• GND ======> Black Vortex GND

Black Vortex Flight Controller:

  • B[+] <====== 9CH RX +5v
  • B[-] ======> 9CH RX GND
  • RX <====== APC220 TX
  • TX ======> APC220 RX
  • +5v ======>APC220 VCC
  • GND <====== APC220 GND
  • Trigger ======>MaxSonar RX
  • Echo <====== MaxSonar PW
  • +5v ======>MaxSonar VCC
  • GND <====== MaxSonar GND
  • Relay IN ======> Buzzer V+
  • Relay OUT <====== Buzzer GND
  • R1 <====== 8CH RX CH3* (Throttle) Signal Only
  • R2 <====== 8CH RX CH1* (Aileron) Signal, +5v, GND
  • R3 <====== 8CH RX CH2* (Elevator) Signal Only
  • R4 <====== 8CH RX CH4* (Rudder) Signal Only
  • R5 <====== 8CH RX CH6* (Mode) Signal Only
  • R7 <====== 8CH RX CH7* (Aux) Signal Only
  • M1 ======>Front Left ESC
  • M2 ======> Back Right ESC
  • M3 ======> Front Right ESC
  • M4 ======> Back Left ESC
5.8GHz Video Transmitter:
  • V[+] <====== Power Distribution Board +
  • V[-] ======> Power Distribution Board -
  • Audio In <====== GoPro Composite Audio Out
  • Video In <====== GoPro Composite Video Out
  • GND <====== GoPro GND

GoPro HD Hero 2:

  • Audio Out  ======> Video TX Audio In
  • Video Out  ======> Video TX Video In
  • GND  ======> Video TX GND

8CH 2.4GHz RX:

  • CH1* ======> Black Vortex R2
  • CH2* ======> Black Vortex R3
  • CH3* ======> Black Vortex R1
  • CH4* ======> Black Vortex R4
  • CH6* ======> Black Vortex R5
  • CH7* ======> Black Vortex R7
  • BAT [+] ======> Black Vortex B[+]
  • BAT [-] <====== Black Vortex B[-]
108dB Piezo Buzzer:
  • V[+] ======> Black Vortex Relay IN (12v)
  • GND <====== Black Vortex Relay OUT (Switched Ground)
MaxSonar Module:
  • GND ======> Black Vortex GND
  • +5 <====== Black Vortex +5v
  • TX                       No Connection
  • RX <====== Black Vortex Trigger
  • AN                       No Connection
  • PW ======> Black Vortex Echo
  • BW                       No Connection
*Channels may differ depending on your radio programming and setup.

To setup the flight controller I would suggest following this guide.

Originally, I found that Megapirates 2.0.49 and Mission Planner v1.1.37 work best with the Black Vortex, however, I recently updated to Megapirates 2.5.1 R2 and Mission Planner v1.1.54, you can find the guide here.

The guide and files for setup of the APC220 Module can be downloaded here.

A guide to PID tuning can be found here.

A list of PID settings and model specifications can be viewed here.

MultiWii 2.0 for the Black Vortex


2-axis GoPro Gimbal v3.0

This is a another 3D printed 2-axis GoPro gimbal. It is a prototype made to support the Gopro while mounted inside of the polycarbonate enclosure. The mounts are designed to work with the Xaircraft DIY frames. The roll mechanism works on a rail system and a series of gears that take the +/- 90 degrees of servo travel and rotate the inner ring by +/- 55 degrees. The pitch mechanism is directly driven from the servo. The mount is made to use Xaircraft rubber rings for vibration dampening. If you would like to see the mount resigned to meet alternative specifications you can contact me with dimensions at The mount is currently in the prototype stages because, unfortunately, due to the complexity of the 3D print, Shapeways will not apply a volume discount to the amount of material being printed and the price to print the model is therefore twice as expensive.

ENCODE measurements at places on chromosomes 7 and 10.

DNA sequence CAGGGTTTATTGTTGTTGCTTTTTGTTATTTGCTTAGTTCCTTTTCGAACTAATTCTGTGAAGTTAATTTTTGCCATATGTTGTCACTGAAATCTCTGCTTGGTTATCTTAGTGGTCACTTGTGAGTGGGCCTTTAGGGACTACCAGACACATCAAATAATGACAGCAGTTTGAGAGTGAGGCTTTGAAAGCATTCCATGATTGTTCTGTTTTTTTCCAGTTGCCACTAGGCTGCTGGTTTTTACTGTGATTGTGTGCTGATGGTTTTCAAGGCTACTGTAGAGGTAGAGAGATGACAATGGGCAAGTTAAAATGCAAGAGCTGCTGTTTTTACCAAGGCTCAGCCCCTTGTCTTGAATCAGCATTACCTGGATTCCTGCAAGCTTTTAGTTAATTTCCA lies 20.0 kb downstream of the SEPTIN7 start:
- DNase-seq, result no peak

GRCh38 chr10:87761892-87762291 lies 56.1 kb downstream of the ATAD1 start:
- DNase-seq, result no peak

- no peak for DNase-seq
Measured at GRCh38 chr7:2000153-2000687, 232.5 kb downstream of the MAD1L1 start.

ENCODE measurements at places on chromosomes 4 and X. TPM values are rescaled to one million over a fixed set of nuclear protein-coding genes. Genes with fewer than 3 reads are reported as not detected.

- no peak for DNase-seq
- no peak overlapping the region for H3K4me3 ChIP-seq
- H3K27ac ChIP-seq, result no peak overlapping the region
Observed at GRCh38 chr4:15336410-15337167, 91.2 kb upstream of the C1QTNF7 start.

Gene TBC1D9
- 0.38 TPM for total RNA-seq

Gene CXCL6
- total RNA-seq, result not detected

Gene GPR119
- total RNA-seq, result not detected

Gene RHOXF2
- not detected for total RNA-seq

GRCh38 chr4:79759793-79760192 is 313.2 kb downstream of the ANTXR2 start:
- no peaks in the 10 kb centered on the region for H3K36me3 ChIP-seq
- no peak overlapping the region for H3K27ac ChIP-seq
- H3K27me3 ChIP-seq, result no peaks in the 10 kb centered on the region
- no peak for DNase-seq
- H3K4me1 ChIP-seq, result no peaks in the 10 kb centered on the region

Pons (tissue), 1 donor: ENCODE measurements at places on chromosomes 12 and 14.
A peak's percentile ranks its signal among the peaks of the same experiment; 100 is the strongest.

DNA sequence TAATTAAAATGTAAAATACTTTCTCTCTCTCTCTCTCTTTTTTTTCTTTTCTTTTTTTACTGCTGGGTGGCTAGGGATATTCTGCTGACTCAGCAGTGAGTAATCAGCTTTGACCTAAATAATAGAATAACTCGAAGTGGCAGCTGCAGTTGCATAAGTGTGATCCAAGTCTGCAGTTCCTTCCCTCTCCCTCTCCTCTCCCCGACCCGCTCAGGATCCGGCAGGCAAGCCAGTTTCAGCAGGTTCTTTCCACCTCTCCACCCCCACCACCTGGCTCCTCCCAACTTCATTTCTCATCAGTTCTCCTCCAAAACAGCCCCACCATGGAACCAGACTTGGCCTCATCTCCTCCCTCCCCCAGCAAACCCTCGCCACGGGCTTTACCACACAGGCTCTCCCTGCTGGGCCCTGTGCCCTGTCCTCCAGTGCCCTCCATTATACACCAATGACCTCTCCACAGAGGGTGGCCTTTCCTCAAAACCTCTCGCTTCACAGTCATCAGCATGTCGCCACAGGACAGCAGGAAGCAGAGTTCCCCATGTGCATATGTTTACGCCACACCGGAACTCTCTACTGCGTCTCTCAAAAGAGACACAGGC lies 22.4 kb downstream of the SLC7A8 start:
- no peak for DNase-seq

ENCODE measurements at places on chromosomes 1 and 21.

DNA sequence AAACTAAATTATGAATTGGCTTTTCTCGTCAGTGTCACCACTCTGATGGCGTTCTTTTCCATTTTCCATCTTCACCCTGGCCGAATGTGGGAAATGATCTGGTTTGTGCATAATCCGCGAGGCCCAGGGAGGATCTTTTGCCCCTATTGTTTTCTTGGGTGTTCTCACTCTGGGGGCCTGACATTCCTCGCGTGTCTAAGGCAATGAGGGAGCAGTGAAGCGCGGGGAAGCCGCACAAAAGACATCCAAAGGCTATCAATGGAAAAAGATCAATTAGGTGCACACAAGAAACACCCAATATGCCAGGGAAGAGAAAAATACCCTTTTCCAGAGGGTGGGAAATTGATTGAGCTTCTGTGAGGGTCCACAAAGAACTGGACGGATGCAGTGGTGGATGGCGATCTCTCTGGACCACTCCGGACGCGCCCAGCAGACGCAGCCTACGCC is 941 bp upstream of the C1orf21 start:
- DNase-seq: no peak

Purchasable from my shop at Shapeways.

This gimbal is currently in the beginning stages of development, the latest version can be downloaded here.

12/27/2012 – This model’s development has been discontinued. For my latest gimbal, see here.


The following items are not included and must be purchased separately:

[Qty. 2] 9G EXI Digital Metal Geared Servo

[Qty. 2] 3x7x3 Ceramic Ball Bearing


You will also need a suitable bolt for mounting the GoPro to the gimbal. The gimbal connector is designed to fit the polycarbonate GoPro enclosure just as any other gopro mount does, however, the stock bolt handle is too long.


Assembly is fairly simple, much of the gimbal is already assembled.

1.) Insert the roll bearing into the inner ring.

2.) Insert the 35 tooth gear into the roll bearing with the 10 tooth gear facing away from the bearing. Be sure that the roll ring is properly centered along the rail before the 35 tooth gear is meshed with the outside ring.

3.) Fix the 30 tooth gear to the roll servo, center the servo, and then either bolt or glue the servo to the inner ring.

4.) Insert the pitch bearing into the middle ring.

5.) Attach the pitch servo to the outer ring using either glue or bolts.

6.) Center the servo and insert the servo gear into the hole opposite the pitch bearing.

7.) Use the screw supplied with the servo to fasten the pitch servo gear to the gimbal.

8.) Insert the pitch pin opposite the pitch servo and glue it in place.

9.) Now the rubber dampers can be inserted into the gimbal mounting holes and the gimbal can be attached to the loading pipes of the frame.

More pictures of the gimbal will be posted as soon as I can manufacture a working prototype.